One of the essential strategies of dividend investing for stable income is buy and hold. When you are investing in dividend stocks, and you expect to build an income portfolio based on these stocks, you, by definition, buy these stocks and hold them for long periods of time.  However, it is important to understand that buy and hold investing isn’t about buying and then holding forever. It’s about buying and holding until the stocks in question no longer meet the requirements you have set for your income portfolio.

Why Buy and Hold Works for Dividend Investors

The main point of buy and hold investing is that you look for a stock with staying power. It should have solid fundamentals, and a certain amount of steadiness. A stock with good fundamentals, including competent management, reasonable profit margins and decent market share, is likely to make it through stock market downturns and difficulties.

Additionally, a good buy and hold stock often (but not always) makes a good dividend stock. A company on solid footing is not likely to cut dividends at the first sign of trouble in the stock market. Indeed, it is more likely to stay the course, aware that, over time, these short term fluctuations tend to even out a bit. This means that your payout is likely to keep coming, even during a recession or a stock market crash. Just look at the dividend aristocrats: These are stocks that continued increasing payouts, even during recessions, for 25 years. Some dividend aristocrats have been following this model for more than 40 years. It makes it fairly clear that these are stocks that do reasonably well, with solid performances over time, and well worth holding on to.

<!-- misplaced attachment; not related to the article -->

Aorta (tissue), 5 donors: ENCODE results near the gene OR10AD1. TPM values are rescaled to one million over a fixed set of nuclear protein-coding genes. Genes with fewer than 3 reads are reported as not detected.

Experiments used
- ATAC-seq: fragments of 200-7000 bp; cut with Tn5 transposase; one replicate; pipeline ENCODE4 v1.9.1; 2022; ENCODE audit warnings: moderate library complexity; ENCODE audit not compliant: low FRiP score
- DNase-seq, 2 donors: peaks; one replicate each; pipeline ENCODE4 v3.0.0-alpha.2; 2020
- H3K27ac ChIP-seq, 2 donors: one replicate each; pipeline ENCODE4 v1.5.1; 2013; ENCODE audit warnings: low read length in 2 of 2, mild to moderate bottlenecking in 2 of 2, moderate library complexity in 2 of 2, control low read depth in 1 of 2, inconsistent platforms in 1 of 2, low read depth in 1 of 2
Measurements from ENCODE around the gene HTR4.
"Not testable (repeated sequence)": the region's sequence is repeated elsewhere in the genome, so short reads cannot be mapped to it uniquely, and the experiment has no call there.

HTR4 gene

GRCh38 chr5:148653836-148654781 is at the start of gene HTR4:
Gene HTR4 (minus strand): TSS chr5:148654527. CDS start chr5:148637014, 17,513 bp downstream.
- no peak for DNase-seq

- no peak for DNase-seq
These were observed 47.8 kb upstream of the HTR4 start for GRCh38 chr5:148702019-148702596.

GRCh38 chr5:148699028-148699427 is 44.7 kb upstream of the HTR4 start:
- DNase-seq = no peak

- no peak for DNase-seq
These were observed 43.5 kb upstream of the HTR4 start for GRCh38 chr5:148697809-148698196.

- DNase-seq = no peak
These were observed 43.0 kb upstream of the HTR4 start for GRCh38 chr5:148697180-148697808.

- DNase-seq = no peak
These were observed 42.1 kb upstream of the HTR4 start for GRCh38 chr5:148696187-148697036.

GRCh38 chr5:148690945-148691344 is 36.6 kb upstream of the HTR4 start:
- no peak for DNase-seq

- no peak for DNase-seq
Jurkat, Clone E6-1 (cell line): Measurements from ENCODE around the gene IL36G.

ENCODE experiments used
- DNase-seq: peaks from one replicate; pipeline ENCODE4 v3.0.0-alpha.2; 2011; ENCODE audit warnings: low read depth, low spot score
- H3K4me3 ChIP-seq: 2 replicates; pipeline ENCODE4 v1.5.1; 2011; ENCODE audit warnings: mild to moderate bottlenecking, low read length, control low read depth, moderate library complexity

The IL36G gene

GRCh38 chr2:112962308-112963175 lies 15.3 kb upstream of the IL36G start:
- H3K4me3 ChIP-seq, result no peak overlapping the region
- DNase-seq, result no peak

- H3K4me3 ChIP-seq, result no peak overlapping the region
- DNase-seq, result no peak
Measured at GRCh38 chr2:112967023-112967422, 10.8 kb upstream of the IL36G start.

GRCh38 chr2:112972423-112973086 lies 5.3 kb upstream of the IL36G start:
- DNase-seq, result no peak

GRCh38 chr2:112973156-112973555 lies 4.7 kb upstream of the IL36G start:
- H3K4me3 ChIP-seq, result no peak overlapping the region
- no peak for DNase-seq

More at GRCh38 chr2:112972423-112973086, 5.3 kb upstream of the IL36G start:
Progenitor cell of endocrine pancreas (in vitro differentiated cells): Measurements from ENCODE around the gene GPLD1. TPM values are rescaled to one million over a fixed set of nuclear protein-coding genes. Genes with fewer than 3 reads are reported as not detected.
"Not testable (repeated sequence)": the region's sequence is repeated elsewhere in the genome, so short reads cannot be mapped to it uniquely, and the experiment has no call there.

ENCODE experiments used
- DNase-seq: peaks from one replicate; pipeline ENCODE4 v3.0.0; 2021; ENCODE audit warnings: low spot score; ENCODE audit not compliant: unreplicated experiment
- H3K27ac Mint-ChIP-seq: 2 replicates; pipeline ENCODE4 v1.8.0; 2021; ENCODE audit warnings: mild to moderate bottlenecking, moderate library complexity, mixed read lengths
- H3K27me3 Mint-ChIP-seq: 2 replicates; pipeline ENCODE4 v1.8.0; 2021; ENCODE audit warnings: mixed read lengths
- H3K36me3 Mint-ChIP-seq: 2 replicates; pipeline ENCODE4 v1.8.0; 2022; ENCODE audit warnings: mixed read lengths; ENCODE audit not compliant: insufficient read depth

When to Sell a Buy and Hold Stock

Of course, even with some buy and hold stocks, the time comes to let go. Buy and hold doesn’t mean clinging tenaciously to a stock to the point of folly. Instead, it means holding on until it no longer makes sense to do so. As your goals change, you might need to shift your holdings. Additionally, you should also pay attention to the fundamentals of the stock. A change in the fundamentals may mean that it is time to sell a specific stock. This makes sense; then you can the money and invest in something else that makes more sense for you in the long term.

Frequent trades can eat into your earnings, and can cause problems when you are trying to build an income portfolio. Instead, you are better off saving money on commissions and making moves based on fundamental analysis, rather than making panic trades because of a stock market crash. Plus, you are more likely to meet your income goals over time with a buy and hold strategy. Choosing solid stocks to invest in, and building up your portfolio, will provide you with a better chance at creating a stable income stream as opposed to always changing what you hold in your portfolio.